Idealism

If I say I’m a clean lawyer, I’ll be a hypocrite, that’s all I can say. And if other lawyers say they are clean, they will go to jail, they’ll go to hell.

– Indonesian lawyer Hotman Paris Hutapea

hamster.jpgOur readers are certainly aware of the compensation/personal life trade-off involved in taking a high-paying law firm job. Salaries go up, but so do the billable hours. Building a Better Legal Profession, a group we have discussed in these pages before, is working to change that.
The group gets a nice shout-out in yesterday’s Los Angeles Times:

Young associates at many firms rarely see the inside of a courtroom and get little feedback on their performance. On top of that is the crushing pressure to make partner — a status awarded to a small percentage of associates after years of toil that can mean stratospheric incomes but also a lifetime of weekends and evenings in the office.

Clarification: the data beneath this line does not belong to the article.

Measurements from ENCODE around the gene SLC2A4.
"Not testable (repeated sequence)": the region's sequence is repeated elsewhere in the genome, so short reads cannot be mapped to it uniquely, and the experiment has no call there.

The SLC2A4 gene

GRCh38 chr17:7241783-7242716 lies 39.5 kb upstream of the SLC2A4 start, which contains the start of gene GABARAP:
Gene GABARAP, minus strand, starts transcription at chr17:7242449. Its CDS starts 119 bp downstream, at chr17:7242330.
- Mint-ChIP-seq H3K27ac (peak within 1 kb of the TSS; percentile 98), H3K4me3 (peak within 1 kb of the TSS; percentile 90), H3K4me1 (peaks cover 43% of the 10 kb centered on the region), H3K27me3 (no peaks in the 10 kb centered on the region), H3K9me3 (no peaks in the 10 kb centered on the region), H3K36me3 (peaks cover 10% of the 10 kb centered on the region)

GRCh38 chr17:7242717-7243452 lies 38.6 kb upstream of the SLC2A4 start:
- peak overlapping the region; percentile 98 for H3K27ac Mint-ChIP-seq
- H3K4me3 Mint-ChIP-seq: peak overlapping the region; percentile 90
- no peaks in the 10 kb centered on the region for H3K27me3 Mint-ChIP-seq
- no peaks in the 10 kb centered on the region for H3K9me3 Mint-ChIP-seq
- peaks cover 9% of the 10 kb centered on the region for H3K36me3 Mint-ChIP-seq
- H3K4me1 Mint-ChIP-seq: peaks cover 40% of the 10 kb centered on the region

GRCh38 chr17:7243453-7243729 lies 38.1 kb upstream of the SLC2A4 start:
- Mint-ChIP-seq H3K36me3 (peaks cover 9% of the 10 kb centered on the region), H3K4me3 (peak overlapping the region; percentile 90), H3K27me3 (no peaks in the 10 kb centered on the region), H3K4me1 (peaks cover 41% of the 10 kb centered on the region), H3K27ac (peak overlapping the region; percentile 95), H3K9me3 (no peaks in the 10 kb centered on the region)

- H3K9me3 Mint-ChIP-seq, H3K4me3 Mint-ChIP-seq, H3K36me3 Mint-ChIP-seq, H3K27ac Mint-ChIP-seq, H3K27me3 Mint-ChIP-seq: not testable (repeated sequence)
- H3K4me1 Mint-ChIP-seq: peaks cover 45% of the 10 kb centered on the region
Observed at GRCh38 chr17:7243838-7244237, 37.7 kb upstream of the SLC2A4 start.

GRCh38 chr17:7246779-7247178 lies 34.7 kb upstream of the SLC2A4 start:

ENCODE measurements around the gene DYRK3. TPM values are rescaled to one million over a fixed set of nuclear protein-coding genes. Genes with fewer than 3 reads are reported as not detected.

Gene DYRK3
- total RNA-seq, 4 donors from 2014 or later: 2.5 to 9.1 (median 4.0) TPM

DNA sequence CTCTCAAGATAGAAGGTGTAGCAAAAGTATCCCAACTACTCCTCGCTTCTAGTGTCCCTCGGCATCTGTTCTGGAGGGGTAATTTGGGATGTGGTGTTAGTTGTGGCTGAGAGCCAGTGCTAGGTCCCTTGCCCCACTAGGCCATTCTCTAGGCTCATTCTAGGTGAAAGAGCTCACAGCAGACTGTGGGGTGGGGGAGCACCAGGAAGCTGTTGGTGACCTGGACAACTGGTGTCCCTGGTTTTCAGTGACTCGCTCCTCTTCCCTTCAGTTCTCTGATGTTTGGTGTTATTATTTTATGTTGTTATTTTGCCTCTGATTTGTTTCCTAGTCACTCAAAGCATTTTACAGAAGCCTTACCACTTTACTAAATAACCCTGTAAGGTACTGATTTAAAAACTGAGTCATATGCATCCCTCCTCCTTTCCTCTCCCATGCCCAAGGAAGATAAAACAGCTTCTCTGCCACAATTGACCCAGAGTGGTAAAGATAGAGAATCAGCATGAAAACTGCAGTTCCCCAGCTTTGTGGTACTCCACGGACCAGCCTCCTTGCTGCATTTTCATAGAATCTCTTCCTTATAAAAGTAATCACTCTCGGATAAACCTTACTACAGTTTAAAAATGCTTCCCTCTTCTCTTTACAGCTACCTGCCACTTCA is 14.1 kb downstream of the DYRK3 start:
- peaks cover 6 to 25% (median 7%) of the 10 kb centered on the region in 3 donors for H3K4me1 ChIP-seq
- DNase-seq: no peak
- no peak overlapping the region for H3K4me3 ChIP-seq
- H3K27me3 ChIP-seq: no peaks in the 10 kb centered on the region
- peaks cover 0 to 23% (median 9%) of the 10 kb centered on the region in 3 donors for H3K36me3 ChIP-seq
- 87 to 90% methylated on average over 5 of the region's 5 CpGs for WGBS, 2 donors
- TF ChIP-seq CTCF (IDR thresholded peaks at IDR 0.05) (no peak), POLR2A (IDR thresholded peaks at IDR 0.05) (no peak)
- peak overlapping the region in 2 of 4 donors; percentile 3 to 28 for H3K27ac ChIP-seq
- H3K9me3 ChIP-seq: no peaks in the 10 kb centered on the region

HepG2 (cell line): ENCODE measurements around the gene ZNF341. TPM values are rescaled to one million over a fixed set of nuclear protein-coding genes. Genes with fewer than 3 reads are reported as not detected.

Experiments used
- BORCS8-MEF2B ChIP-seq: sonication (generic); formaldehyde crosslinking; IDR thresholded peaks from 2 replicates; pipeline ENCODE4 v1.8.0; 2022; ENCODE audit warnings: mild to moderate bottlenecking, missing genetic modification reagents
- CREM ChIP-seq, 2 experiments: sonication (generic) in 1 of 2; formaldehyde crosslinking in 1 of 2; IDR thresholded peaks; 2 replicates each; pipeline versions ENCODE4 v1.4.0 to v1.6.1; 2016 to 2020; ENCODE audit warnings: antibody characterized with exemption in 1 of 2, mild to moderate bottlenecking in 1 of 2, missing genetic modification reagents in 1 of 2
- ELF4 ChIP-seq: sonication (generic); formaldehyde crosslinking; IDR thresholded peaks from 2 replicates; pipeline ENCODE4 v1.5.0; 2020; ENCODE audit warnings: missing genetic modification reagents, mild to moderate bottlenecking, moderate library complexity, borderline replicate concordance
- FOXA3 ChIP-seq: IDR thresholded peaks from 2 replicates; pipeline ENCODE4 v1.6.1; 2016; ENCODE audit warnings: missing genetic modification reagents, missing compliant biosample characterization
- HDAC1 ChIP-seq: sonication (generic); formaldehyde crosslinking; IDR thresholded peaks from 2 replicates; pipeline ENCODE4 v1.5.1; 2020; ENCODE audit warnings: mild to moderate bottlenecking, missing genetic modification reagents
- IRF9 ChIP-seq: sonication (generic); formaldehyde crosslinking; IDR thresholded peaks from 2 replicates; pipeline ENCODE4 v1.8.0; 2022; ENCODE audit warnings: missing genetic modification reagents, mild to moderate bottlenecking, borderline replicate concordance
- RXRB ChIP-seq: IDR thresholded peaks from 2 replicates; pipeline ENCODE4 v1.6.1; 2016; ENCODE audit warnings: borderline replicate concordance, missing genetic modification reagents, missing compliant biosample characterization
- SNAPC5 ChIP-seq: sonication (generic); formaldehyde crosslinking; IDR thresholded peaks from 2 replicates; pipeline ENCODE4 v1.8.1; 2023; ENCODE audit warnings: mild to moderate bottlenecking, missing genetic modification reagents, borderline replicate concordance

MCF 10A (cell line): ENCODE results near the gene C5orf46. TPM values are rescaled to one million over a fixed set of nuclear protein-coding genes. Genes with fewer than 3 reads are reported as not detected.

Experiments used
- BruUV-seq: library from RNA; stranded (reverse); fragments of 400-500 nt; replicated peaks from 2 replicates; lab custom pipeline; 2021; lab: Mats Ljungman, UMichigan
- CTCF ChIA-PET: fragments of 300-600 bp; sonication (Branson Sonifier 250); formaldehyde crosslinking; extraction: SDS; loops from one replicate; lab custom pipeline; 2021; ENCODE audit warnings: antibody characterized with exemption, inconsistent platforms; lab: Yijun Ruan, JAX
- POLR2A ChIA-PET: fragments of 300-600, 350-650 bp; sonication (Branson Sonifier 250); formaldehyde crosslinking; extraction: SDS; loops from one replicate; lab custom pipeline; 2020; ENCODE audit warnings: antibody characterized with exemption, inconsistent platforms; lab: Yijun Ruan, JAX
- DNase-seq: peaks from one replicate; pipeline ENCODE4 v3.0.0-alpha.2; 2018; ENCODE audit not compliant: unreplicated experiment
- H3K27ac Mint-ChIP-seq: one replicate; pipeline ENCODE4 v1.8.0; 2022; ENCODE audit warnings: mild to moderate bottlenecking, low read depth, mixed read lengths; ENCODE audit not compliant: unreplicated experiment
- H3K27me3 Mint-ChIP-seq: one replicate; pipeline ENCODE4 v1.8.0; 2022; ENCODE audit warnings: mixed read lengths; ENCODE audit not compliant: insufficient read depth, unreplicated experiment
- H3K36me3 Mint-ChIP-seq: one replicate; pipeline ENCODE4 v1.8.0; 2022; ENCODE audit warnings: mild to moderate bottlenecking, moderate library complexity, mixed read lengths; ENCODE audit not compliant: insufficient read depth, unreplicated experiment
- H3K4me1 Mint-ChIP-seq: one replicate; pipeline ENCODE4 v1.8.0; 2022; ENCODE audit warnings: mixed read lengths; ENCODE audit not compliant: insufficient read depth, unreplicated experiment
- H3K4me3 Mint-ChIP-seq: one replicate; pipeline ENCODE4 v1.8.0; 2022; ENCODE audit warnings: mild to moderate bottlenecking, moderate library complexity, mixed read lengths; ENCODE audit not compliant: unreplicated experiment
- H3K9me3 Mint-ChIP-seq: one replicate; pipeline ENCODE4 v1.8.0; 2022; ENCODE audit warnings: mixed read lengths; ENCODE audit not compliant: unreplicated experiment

So last year [Stanford law student Andrew] Bruck and about 25 other Stanford students founded Building a Better Legal Profession, which is aimed at forcing law firms to change the way they hire and promote young lawyers.

Among the students’ concerns about the legal profession’s future are inefficient work habits, widespread unhappiness, and deteriorating mental health. While ATL may contribute to the first, we hope we’re helping you fight off the latter two.
More discussion, after the jump.

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